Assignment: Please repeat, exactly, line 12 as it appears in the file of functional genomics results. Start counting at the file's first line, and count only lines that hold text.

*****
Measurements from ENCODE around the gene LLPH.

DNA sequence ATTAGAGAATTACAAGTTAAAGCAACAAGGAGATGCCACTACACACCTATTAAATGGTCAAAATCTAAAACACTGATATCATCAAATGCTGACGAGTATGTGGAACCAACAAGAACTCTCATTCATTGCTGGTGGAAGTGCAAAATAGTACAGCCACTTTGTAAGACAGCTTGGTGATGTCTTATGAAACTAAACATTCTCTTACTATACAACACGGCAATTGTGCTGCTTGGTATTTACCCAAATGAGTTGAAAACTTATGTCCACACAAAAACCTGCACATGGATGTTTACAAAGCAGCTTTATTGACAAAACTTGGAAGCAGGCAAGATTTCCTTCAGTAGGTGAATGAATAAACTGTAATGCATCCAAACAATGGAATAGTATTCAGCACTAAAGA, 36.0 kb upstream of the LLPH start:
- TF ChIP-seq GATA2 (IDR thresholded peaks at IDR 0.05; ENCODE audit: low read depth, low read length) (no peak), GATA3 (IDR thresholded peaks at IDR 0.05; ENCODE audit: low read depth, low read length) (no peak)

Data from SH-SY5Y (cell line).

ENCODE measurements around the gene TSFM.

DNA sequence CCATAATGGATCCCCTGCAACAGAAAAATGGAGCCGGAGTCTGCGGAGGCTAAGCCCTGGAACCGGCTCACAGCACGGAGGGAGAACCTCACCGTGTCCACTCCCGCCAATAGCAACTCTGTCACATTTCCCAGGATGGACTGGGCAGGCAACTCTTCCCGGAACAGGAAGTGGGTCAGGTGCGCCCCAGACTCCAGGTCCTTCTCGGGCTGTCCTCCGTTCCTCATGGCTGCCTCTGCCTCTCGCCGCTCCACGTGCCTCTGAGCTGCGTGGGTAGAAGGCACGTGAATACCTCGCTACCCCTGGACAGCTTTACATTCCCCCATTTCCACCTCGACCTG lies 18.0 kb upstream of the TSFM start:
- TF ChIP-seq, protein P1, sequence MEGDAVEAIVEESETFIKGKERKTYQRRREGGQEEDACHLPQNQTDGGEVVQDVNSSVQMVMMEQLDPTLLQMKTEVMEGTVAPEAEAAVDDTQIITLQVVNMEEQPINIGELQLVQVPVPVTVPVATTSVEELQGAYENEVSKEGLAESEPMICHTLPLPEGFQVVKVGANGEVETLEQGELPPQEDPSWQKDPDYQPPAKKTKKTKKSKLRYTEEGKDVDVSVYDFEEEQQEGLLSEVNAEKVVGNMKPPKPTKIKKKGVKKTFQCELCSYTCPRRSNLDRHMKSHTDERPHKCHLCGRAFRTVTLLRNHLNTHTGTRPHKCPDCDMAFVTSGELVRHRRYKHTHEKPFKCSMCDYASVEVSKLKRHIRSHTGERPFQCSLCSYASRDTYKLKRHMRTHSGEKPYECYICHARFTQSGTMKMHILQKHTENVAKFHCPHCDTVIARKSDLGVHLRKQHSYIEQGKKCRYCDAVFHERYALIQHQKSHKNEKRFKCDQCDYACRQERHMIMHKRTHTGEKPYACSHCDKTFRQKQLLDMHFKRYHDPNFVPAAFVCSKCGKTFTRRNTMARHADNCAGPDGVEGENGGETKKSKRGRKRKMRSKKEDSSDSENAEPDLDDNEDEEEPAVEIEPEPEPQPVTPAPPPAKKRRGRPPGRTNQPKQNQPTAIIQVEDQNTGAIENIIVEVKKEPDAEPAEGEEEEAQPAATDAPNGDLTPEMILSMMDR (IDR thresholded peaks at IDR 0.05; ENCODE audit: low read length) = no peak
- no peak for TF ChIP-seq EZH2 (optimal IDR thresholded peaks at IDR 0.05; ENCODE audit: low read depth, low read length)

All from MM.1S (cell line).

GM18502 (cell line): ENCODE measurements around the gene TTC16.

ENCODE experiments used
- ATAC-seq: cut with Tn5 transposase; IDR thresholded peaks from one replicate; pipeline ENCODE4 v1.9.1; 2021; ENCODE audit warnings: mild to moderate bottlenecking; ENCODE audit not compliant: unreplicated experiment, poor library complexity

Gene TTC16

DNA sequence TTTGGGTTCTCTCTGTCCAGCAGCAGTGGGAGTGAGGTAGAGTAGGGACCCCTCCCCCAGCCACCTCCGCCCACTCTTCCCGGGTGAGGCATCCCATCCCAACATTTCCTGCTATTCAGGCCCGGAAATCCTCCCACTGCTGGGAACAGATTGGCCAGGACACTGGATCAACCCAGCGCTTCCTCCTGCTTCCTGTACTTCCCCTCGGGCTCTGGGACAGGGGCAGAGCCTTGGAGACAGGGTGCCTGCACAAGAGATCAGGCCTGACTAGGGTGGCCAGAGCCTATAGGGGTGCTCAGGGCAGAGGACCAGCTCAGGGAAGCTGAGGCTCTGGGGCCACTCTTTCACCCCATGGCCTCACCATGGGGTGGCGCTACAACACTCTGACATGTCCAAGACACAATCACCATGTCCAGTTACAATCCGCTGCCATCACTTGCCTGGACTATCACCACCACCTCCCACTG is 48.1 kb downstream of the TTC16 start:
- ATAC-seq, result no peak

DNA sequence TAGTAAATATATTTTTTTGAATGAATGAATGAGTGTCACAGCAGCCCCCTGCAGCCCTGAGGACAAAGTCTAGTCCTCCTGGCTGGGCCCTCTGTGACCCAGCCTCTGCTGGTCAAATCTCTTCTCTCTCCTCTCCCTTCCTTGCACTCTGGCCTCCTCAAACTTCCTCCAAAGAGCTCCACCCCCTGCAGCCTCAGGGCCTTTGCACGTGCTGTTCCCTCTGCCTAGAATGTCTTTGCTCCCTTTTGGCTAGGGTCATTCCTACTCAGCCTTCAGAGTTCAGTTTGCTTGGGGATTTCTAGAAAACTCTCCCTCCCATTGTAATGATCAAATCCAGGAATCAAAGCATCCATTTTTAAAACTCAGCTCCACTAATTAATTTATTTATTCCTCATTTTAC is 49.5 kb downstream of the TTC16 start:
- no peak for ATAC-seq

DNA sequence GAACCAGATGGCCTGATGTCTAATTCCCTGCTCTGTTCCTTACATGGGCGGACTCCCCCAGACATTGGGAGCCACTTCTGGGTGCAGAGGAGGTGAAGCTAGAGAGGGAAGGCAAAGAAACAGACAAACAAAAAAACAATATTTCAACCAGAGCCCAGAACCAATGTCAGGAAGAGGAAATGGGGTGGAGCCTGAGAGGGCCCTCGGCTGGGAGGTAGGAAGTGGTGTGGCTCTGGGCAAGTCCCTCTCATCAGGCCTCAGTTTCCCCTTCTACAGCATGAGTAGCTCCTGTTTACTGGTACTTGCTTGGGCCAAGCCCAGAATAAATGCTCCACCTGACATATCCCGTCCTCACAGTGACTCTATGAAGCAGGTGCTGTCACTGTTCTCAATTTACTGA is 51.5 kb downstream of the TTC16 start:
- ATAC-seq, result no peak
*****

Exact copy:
- ATAC-seq: cut with Tn5 transposase; IDR thresholded peaks from one replicate; pipeline ENCODE4 v1.9.1; 2021; ENCODE audit warnings: mild to moderate bottlenecking; ENCODE audit not compliant: unreplicated experiment, poor library complexity